Storying

This week marked meetings with our administrators to review our Profession Growth Plans. I am serving in a large composite high school this year and don’t get much face to face time with my principal. The time to chat were nice. 
After we talked about my plan, my administrator commented, “I don’t really know what to call the work you’re doing, with Project 104, with Jane* & Mark, its like you’re creating a space they take with them.”
I smiled. 
“I know what to call it,” I said. “Storying.”
I chatted a bit explaining the process and the rationale of sharing our stories of experience as a way to find a sacred space that we carry within. Storying.
What i was really feeling, however, what was breathing and whispering all around me, were student stories of experience, my stories of experience, and the giddy like a pre-schooler work of attending to stories of experience that has been my thesis journey. 
The phenomena of storying. 
No longer only theory, no longer teachings pulled solely from my Dad, bits understood from the Circle of Courage, its philosophical and its connectiveness underpinnings. No longer was this the methodology of narrative inquirers, sharing stories of experience. 
Living storying. Messy storying. With puzzles unfolding and much uncertainty and bursting with the interloopings, the weavings, the complexities of potential. 
My Dad would say, there is a teaching there. 
Today, I understand the name of this sacred space.
Storying. 

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There’s a Way

bookLast week at our school we read P.H. Reynolds’ book, I’m Here. Inspired by this book, the next day students and staff made, tossed paper air planes and then we shared stories and smiled.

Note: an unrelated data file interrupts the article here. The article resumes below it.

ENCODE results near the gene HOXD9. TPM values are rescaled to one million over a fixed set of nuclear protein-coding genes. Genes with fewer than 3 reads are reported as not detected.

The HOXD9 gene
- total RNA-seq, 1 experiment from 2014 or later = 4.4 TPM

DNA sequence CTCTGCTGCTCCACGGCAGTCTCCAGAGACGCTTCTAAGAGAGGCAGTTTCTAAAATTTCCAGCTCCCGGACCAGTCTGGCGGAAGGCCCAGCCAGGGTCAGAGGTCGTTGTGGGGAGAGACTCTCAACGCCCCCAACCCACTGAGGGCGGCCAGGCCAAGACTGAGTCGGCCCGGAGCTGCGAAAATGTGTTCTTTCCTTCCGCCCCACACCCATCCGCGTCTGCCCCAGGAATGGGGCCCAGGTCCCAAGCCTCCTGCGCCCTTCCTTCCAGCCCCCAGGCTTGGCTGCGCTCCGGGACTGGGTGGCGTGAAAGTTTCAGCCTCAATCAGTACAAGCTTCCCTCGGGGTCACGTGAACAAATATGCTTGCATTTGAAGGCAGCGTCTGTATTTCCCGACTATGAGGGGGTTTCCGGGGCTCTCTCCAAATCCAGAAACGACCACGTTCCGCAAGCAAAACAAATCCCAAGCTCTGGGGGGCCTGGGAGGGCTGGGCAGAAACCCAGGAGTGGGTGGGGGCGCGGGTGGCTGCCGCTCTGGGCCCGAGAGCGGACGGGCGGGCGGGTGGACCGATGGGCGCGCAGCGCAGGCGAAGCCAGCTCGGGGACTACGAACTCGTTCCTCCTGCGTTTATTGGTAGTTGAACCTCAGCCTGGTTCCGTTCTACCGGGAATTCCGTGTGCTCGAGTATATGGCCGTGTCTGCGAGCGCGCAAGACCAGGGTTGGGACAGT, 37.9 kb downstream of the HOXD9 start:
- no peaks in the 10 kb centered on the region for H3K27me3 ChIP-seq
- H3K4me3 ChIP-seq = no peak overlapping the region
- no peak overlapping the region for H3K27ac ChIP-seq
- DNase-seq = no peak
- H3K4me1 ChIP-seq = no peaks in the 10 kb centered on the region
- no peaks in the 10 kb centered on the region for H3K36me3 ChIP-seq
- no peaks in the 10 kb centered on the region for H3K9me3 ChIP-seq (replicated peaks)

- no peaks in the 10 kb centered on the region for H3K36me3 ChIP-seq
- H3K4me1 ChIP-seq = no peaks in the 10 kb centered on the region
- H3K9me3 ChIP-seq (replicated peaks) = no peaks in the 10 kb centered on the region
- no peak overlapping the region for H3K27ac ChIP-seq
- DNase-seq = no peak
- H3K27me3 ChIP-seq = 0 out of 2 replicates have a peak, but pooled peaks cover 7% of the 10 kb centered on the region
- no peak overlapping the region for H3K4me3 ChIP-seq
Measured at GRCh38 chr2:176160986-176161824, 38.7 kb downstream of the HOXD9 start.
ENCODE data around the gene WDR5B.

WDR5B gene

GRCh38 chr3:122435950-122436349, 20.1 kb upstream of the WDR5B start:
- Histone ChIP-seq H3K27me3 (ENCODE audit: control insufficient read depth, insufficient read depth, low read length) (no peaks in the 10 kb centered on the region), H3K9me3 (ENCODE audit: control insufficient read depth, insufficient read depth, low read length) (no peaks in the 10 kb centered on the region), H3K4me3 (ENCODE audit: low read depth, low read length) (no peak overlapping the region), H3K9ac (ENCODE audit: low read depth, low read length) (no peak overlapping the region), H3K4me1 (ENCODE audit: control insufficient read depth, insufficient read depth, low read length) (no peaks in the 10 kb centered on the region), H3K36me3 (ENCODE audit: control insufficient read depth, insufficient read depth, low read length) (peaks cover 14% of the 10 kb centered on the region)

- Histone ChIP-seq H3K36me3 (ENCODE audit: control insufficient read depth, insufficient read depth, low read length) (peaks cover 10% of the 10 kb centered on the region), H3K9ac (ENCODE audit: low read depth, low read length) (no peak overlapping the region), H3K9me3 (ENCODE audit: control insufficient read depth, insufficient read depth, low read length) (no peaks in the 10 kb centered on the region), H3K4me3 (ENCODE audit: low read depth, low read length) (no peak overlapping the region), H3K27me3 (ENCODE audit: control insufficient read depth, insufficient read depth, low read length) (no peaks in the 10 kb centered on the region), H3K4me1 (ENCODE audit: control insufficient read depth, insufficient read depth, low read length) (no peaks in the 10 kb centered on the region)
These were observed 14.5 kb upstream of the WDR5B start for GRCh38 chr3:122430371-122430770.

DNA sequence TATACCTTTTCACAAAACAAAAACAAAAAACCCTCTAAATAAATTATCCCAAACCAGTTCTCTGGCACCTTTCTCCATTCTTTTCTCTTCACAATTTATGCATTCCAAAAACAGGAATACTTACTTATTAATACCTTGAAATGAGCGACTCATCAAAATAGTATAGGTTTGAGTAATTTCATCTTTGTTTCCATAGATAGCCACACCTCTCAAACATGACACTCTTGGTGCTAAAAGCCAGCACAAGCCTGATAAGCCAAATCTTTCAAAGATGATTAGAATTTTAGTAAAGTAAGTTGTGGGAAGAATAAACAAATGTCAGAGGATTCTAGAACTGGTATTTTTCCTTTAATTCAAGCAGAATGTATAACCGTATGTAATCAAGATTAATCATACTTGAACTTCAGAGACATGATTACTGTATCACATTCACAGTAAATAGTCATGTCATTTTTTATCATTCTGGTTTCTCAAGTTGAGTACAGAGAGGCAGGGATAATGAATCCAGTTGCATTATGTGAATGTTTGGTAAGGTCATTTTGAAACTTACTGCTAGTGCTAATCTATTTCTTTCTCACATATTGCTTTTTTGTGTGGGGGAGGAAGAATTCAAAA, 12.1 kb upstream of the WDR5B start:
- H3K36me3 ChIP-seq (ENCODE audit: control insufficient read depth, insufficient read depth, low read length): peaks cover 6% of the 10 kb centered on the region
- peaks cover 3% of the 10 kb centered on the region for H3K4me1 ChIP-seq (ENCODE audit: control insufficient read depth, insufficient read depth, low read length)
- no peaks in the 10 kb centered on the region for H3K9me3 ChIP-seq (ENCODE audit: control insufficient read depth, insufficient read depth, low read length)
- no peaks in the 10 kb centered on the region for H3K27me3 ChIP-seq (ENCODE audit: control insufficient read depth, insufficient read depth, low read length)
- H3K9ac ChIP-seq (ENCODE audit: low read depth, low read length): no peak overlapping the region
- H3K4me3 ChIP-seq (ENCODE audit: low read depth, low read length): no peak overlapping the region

We are an alternate school and part of what we believe is finding ways to listen to and live alongside each other. Around here, we hope everyone finds a sense of belonging so that everyone is able to say, in some way, I’m here.

The morning after we read Reynolds’ book, before I arrived at school, I messaged friends and colleagues. I asked folks to make a paper airplane, to toss an air plane and then to share that moment.

Many people ignored my request. Many people responded with a LOL. A few people grumped out a response.

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Holding Tickets

About a month ago I posted on Facebook asking if anyone might be interested in splitting next year’s Football season’s tickets. I had a few responses, but soon interest waned.

Then, I’d figured the season was still half new. There was time yet.

And time is important. Last March Dad had had a stroke. The stroke left him paralysed and our lives changed forever. Now Dad lives 20 minutes from Mom in a fulltime care home. Now Mom travels every day to visit him.

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I’m Here

(Red Shoes Series)

Saturday Afternoon at the Cabin

Everyone snoozes.